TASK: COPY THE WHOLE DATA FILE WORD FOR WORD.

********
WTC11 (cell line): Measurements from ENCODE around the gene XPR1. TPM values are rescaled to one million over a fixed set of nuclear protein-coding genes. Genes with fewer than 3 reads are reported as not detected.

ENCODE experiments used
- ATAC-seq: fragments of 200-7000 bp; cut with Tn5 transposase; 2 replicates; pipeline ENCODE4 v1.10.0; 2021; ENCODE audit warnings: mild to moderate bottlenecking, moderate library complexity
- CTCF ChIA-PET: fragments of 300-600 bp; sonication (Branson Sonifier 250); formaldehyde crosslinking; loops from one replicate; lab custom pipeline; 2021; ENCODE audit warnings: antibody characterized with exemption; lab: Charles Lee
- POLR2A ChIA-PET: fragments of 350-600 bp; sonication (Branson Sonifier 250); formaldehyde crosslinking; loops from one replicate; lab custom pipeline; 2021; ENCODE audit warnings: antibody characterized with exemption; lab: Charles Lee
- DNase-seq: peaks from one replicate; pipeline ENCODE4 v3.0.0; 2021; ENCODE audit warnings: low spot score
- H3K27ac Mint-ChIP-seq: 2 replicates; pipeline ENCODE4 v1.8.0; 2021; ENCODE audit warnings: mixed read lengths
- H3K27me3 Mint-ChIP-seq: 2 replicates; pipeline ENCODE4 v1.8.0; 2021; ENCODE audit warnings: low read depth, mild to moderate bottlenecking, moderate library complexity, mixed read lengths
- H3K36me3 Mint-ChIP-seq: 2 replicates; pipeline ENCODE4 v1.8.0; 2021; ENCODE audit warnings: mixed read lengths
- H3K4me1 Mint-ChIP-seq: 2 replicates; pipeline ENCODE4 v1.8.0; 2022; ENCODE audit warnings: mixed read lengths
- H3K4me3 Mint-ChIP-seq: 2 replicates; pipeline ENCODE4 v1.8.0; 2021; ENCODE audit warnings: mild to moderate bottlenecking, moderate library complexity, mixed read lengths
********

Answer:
WTC11 (cell line): Measurements from ENCODE around the gene XPR1. TPM values are rescaled to one million over a fixed set of nuclear protein-coding genes. Genes with fewer than 3 reads are reported as not detected.

ENCODE experiments used
- ATAC-seq: fragments of 200-7000 bp; cut with Tn5 transposase; 2 replicates; pipeline ENCODE4 v1.10.0; 2021; ENCODE audit warnings: mild to moderate bottlenecking, moderate library complexity
- CTCF ChIA-PET: fragments of 300-600 bp; sonication (Branson Sonifier 250); formaldehyde crosslinking; loops from one replicate; lab custom pipeline; 2021; ENCODE audit warnings: antibody characterized with exemption; lab: Charles Lee
- POLR2A ChIA-PET: fragments of 350-600 bp; sonication (Branson Sonifier 250); formaldehyde crosslinking; loops from one replicate; lab custom pipeline; 2021; ENCODE audit warnings: antibody characterized with exemption; lab: Charles Lee
- DNase-seq: peaks from one replicate; pipeline ENCODE4 v3.0.0; 2021; ENCODE audit warnings: low spot score
- H3K27ac Mint-ChIP-seq: 2 replicates; pipeline ENCODE4 v1.8.0; 2021; ENCODE audit warnings: mixed read lengths
- H3K27me3 Mint-ChIP-seq: 2 replicates; pipeline ENCODE4 v1.8.0; 2021; ENCODE audit warnings: low read depth, mild to moderate bottlenecking, moderate library complexity, mixed read lengths
- H3K36me3 Mint-ChIP-seq: 2 replicates; pipeline ENCODE4 v1.8.0; 2021; ENCODE audit warnings: mixed read lengths
- H3K4me1 Mint-ChIP-seq: 2 replicates; pipeline ENCODE4 v1.8.0; 2022; ENCODE audit warnings: mixed read lengths
- H3K4me3 Mint-ChIP-seq: 2 replicates; pipeline ENCODE4 v1.8.0; 2021; ENCODE audit warnings: mild to moderate bottlenecking, moderate library complexity, mixed read lengths